Negative Interest Rates Could Lose Power Over Time, Poloz Says

Negative rates may become less effective at boosting economic growth the longer they’re in place, according to the Bank of Canada.

In comments to the Senate banking committee Wednesday in Ottawa, Governor Stephen Poloz added his voice to the debate about emergency stimulus policies being set in parts of Europe and in Japan.

“Experience in other countries who had more difficult situations than ours showed that negative interest rates can actually function,” Poloz said. However the policy creates “distortions” and it’s not ideal to deploy sub-zero rates for extended periods of time, he said.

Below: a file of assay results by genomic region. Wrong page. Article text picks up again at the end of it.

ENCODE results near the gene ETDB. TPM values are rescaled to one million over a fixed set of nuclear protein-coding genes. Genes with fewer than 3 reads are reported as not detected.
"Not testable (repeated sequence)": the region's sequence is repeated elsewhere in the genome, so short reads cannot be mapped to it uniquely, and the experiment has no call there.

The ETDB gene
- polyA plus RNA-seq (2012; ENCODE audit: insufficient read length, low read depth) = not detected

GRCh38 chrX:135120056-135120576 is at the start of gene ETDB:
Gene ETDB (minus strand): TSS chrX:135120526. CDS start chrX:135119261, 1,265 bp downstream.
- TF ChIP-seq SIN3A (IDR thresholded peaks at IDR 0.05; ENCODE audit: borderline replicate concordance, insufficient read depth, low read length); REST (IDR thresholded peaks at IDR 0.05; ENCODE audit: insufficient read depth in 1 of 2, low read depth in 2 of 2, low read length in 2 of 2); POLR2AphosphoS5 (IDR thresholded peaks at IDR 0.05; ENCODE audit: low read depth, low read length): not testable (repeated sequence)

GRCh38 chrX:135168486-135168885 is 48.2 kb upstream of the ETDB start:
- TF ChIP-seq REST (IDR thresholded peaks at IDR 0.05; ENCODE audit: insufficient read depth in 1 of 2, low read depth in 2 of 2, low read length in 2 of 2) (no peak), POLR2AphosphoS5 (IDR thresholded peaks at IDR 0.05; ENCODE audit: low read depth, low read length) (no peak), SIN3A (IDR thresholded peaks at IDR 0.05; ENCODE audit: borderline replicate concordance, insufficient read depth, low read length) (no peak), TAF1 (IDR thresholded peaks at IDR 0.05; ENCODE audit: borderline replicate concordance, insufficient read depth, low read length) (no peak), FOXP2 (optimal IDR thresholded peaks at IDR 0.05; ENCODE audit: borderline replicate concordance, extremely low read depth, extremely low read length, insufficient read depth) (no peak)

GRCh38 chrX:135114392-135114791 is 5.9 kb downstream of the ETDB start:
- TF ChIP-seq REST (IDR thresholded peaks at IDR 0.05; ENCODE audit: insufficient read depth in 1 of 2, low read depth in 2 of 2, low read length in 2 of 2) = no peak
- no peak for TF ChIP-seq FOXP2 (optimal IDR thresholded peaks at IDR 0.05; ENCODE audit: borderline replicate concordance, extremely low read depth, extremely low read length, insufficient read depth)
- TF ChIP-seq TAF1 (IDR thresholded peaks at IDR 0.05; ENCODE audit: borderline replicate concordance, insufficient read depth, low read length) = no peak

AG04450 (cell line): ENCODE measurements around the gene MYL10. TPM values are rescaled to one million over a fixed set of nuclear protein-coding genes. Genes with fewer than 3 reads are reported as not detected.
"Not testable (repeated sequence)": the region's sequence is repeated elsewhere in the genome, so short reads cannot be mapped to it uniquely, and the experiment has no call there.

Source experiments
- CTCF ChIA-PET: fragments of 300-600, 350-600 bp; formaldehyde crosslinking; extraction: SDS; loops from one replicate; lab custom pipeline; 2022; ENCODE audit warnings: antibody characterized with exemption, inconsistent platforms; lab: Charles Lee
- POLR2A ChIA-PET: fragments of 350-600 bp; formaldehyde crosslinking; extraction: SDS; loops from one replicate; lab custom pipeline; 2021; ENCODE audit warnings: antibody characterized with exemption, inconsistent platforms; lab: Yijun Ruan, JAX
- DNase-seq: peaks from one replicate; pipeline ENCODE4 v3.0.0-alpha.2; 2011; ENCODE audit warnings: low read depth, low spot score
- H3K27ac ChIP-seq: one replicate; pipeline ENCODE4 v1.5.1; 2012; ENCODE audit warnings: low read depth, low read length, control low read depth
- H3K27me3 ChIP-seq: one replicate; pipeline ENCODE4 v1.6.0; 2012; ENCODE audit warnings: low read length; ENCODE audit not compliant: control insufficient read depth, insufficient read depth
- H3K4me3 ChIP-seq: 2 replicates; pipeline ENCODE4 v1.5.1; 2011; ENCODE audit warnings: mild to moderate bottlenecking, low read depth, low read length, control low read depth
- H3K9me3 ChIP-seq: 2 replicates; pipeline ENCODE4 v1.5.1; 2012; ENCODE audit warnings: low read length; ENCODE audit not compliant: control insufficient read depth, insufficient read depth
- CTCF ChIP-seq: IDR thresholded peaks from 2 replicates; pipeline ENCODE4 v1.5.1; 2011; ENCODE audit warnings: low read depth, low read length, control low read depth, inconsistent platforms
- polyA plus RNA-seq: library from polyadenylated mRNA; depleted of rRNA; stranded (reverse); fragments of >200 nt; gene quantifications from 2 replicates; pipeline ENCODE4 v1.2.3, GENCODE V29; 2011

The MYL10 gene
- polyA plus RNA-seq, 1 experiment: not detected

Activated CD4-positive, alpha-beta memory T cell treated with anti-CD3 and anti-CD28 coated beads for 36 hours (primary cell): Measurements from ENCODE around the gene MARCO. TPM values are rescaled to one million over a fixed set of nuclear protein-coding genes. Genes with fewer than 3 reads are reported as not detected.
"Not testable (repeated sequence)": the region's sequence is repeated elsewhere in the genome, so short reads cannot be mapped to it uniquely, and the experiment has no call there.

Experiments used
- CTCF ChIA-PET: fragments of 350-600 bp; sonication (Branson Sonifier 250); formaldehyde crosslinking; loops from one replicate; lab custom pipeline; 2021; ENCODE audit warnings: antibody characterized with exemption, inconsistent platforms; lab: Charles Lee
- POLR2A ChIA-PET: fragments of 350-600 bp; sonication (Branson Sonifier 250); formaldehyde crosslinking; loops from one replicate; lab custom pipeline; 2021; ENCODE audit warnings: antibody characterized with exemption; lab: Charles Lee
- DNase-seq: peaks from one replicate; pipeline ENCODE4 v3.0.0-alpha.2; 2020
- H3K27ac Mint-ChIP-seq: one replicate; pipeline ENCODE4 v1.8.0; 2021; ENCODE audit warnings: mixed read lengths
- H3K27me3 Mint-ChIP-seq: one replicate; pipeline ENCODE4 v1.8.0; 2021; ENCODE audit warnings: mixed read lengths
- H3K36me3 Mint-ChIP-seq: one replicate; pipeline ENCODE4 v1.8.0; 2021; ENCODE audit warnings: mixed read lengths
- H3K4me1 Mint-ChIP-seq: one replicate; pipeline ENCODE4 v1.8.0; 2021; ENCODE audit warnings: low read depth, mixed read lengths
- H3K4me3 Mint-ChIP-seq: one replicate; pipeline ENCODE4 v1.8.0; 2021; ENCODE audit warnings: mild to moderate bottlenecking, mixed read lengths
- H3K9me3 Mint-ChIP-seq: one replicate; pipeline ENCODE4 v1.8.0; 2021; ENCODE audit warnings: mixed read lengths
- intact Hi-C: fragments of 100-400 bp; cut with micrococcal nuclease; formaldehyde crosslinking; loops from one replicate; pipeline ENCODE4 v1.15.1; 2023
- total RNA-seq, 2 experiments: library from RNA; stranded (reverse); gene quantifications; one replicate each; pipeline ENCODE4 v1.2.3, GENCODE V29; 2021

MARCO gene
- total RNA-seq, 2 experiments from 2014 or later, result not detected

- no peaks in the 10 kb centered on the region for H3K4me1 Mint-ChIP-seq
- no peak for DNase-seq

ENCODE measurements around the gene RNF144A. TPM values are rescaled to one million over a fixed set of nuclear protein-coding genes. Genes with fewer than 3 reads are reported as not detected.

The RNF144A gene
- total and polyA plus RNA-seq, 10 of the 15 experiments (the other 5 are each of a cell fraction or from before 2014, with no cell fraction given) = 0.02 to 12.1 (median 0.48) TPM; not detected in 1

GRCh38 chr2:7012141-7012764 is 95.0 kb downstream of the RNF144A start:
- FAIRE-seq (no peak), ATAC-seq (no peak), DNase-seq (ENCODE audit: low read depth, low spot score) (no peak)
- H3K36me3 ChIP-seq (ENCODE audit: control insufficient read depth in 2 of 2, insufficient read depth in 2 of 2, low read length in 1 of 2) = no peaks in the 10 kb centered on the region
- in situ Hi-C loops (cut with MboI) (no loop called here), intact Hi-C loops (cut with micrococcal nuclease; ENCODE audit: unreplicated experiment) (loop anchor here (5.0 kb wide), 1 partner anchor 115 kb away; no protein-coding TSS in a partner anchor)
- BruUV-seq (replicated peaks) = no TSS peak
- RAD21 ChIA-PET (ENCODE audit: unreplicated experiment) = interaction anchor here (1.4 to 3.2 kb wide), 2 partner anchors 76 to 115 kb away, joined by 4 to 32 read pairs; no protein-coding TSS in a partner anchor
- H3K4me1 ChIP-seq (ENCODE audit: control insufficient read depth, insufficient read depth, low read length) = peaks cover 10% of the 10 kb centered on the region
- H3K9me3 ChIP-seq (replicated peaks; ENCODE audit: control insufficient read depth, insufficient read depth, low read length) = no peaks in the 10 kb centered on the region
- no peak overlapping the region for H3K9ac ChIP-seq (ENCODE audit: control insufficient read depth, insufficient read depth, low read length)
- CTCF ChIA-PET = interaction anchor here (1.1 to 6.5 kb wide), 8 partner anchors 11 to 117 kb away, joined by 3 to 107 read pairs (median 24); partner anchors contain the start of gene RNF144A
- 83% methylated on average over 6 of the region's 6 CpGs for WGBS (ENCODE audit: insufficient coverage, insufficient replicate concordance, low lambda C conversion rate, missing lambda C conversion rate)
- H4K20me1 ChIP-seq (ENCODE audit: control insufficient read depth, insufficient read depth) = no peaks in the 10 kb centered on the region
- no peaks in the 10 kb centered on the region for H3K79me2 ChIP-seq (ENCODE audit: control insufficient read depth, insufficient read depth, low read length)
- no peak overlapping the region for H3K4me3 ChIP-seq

“Whatever power they have, they probably lose that power the longer they are there,” the governor said, without providing specific estimates.

In the wake of the 2008 global credit crisis, Canada set its lower bound at 0.25 percent. As the country grappled with the oil-price shock late last year, Poloz said the bank could go as low as negative 0.5 percent if necessary, without disabling the financial system.

Now, with Prime Minister Justin Trudeau’s government introducing deficit spending in a budget last month, Canada is moving to a different policy mix. Poloz has chosen not to cut interest rates this year in part because of that fiscal boost.

The governor also said Wednesday it may take more than three years to realign investment and workers toward non-energy production after the oil shock.

“It may require more patience than we are used to,” Poloz said. “It’s real money at stake, so it’s natural for it to take time,” he said of companies’ investment plans.

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